Yesterday Today’s publication by Caxton Printers in Caldwell, Idaho, in September 1941, however, was largely overshadowed by the release of Otto Ernest Rayburn’s Ozark Country in New York City publisher Duell, Sloan and Pearce’s American Folkways series a few months later in December. Praised by Rayburn himself as “an accurate and vivid portrayal…[that] captures the real spirit of the people,” Barker’s book, however, never attracted the same level of acclaim as that of many other works on the region during America’s Depression-era “Discovery of the Ozarks.”

A few months before Yesterday Today’s publication, Barker and her husband left Salt Lake City for Tennessee, where Lincoln was hired as a psychology and education professor at Maryville College. Catherine worked closely there with the local chapter of the Young Women’s Christian Association (YWCA). She also developed a close relationship in Maryville with Susan Wiley Cooper Walker, a wealthy widow of one of Gilded Age monopolist Andrew Carnegie’s former business partners in Pittsburgh. Barker assisted Walker with writing a memoir, which was published in 1943 as When I Look Back and Think.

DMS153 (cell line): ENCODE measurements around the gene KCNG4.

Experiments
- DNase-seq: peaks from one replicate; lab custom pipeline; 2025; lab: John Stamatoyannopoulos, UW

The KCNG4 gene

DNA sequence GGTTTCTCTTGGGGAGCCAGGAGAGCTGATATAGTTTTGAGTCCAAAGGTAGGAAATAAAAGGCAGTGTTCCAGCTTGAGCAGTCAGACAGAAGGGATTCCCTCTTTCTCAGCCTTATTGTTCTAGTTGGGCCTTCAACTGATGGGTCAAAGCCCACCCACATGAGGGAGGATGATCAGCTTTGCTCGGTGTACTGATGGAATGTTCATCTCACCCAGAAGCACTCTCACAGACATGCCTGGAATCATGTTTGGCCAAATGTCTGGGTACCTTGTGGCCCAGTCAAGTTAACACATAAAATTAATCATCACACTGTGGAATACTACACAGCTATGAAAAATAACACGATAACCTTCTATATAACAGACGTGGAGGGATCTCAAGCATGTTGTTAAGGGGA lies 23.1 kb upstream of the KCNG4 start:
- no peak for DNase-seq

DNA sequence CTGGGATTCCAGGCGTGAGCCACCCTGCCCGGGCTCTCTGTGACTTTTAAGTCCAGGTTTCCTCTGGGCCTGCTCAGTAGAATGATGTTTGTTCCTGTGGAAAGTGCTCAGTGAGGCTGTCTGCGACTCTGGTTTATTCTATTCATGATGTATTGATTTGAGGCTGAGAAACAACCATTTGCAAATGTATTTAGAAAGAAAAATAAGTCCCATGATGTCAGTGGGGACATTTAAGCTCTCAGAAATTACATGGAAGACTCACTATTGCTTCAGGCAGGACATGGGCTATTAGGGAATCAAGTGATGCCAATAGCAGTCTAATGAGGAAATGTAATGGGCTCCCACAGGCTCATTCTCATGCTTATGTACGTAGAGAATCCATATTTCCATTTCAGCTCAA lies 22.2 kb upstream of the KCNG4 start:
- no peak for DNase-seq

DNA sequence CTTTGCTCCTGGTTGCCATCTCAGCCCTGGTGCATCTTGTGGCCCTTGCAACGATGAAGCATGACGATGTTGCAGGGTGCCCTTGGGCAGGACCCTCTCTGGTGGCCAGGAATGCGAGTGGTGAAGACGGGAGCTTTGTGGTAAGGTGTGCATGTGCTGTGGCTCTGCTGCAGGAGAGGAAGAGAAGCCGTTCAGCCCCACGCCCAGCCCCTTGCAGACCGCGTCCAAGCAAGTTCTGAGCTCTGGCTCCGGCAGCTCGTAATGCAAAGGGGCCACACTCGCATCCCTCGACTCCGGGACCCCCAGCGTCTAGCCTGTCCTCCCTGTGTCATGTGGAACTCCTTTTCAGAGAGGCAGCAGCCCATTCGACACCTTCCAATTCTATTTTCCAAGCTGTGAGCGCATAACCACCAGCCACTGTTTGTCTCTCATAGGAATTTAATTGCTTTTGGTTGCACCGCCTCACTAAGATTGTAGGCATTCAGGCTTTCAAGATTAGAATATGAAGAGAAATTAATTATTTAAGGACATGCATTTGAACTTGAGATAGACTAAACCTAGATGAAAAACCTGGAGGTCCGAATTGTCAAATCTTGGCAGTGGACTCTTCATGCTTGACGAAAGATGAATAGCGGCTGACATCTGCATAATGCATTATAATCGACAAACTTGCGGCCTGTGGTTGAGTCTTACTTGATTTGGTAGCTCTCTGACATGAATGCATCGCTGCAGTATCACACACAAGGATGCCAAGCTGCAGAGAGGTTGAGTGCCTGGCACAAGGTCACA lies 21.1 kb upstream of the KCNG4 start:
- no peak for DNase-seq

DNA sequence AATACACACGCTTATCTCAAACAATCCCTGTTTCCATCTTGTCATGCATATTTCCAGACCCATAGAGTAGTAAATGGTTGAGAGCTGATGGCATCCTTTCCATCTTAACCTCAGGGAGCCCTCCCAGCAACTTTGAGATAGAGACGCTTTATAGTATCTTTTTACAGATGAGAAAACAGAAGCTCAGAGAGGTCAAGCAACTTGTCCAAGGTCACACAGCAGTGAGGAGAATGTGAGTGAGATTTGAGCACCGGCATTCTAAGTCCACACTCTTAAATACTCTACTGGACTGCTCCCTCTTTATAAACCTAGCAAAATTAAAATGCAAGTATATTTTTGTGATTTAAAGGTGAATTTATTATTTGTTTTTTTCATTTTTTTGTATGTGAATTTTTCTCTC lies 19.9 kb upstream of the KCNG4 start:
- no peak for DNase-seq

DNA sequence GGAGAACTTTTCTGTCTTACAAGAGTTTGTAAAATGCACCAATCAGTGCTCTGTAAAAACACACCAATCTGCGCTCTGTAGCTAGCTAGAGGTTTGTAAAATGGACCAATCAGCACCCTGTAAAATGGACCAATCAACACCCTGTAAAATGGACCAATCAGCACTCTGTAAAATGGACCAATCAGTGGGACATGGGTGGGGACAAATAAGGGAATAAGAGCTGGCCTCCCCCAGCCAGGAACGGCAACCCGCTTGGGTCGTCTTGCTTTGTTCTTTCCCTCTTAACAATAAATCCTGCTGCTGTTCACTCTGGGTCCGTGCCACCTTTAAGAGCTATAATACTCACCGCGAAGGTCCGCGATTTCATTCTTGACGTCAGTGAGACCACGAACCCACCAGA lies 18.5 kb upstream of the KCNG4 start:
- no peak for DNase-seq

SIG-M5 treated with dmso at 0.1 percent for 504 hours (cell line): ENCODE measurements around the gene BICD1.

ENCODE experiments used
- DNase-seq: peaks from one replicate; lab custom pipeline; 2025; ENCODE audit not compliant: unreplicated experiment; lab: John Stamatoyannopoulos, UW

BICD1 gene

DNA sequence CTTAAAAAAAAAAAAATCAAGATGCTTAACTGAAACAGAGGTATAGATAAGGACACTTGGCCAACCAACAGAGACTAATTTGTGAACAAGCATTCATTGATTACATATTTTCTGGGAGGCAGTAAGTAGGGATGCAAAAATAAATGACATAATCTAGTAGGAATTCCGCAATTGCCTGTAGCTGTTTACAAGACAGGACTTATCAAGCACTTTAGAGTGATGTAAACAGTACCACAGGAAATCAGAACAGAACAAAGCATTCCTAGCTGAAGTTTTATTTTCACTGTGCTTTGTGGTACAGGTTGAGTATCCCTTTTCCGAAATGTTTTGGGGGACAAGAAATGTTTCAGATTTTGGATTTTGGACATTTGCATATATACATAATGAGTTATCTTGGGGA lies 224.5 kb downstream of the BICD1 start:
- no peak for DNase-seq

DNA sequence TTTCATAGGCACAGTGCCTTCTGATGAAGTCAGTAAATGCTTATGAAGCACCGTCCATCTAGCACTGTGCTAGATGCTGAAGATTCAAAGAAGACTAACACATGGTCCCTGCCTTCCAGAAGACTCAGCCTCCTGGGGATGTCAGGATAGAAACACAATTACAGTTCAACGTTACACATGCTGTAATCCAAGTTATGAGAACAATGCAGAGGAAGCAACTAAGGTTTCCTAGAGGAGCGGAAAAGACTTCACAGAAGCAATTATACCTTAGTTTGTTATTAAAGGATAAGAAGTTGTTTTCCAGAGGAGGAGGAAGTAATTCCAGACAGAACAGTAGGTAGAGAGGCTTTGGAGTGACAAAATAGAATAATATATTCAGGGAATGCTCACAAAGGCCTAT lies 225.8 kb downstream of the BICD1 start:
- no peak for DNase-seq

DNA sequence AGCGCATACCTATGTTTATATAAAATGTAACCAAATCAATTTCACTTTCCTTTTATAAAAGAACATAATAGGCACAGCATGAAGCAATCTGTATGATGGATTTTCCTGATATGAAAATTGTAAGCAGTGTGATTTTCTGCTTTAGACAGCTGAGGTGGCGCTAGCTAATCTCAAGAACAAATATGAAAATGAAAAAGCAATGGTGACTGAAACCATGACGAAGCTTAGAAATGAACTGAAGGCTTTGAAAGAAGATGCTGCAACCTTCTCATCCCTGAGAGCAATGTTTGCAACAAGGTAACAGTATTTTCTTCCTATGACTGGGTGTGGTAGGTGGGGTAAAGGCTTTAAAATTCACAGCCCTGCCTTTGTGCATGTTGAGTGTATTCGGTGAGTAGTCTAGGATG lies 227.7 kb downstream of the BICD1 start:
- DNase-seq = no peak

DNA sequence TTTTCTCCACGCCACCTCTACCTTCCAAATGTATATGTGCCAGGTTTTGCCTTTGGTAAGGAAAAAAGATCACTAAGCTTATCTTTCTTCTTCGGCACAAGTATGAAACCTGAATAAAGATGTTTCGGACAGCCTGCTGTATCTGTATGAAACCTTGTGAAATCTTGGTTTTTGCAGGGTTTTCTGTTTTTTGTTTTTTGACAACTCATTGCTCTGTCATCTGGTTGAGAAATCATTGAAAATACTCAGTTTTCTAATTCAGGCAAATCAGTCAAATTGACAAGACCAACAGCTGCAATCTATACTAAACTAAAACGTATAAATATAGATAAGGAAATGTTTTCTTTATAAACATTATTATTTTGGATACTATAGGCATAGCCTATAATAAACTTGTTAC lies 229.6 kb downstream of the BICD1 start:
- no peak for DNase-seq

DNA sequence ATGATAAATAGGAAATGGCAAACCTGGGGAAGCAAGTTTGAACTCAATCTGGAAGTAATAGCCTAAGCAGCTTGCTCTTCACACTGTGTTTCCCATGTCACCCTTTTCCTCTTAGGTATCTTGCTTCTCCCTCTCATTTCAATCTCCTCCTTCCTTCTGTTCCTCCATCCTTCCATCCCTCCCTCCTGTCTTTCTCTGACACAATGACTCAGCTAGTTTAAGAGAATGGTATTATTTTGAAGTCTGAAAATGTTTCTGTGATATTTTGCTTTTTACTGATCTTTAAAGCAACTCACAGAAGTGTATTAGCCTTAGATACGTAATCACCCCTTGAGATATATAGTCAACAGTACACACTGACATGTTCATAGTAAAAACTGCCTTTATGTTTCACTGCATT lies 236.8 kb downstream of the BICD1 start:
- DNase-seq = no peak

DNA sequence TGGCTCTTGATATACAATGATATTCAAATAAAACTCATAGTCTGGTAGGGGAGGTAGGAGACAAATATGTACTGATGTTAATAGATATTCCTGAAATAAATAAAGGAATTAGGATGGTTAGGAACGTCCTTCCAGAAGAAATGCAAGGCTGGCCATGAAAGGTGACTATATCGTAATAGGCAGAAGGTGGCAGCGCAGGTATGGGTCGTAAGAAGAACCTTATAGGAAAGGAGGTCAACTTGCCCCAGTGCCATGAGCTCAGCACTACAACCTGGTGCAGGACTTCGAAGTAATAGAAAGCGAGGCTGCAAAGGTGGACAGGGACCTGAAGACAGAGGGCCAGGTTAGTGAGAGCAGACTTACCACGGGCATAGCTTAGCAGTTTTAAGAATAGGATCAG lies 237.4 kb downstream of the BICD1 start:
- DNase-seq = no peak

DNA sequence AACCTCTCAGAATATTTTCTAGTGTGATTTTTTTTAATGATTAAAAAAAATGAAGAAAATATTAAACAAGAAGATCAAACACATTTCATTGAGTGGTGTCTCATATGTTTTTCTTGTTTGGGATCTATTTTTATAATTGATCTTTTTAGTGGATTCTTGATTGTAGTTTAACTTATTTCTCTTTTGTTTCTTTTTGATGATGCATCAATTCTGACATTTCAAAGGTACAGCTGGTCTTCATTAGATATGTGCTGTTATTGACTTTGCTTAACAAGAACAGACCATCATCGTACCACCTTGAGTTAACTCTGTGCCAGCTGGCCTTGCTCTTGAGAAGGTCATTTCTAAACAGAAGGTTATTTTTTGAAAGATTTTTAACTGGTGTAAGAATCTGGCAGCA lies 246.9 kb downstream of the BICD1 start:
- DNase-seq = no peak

In 1960, the Barkers moved yet again, this time to South Dakota, where Lincoln took a faculty position at Yankton College. Less than a year later, Catherine Barker died of breast cancer at fifty-nine years old on January 2, 1961. She is buried in the Yankton City Cemetery.

Catherine Barker had remained fascinated with the Ozarks long after she left Arkansas. Many years after her death, while going through some of the family’s belongings, one of her grandsons, Steven Barker, discovered a 435-page unpublished manuscript in a typewriter box; Barker had been working on the novel during the latter years of her life. Titled Dinner of Herbs, this work of fiction chronicles a boy named Johnny and his story of growing up and falling in love in a geographically and culturally isolated hollow in the 1930s while the broader world around him modernizes, bringing the ancient ways and values of local mountain culture into sharp relief. Steven Barker independently published his grandmother’s novel posthumously in 2020 as Dinner of Herbs: Life and Love in the Ozarks.

For additional information:
Barker, Catherine S. Yesterday Today: Life in the Ozarks. 2nd ed. Edited by J. Blake Perkins. Fayetteville: University of Arkansas Press, 2020.

Barker, Catherine. Dinner of Herbs: Life and Love in the Ozarks. N.p.: Steven Barker, 2020.

James Blake Perkins
Arkansas State University-Beebe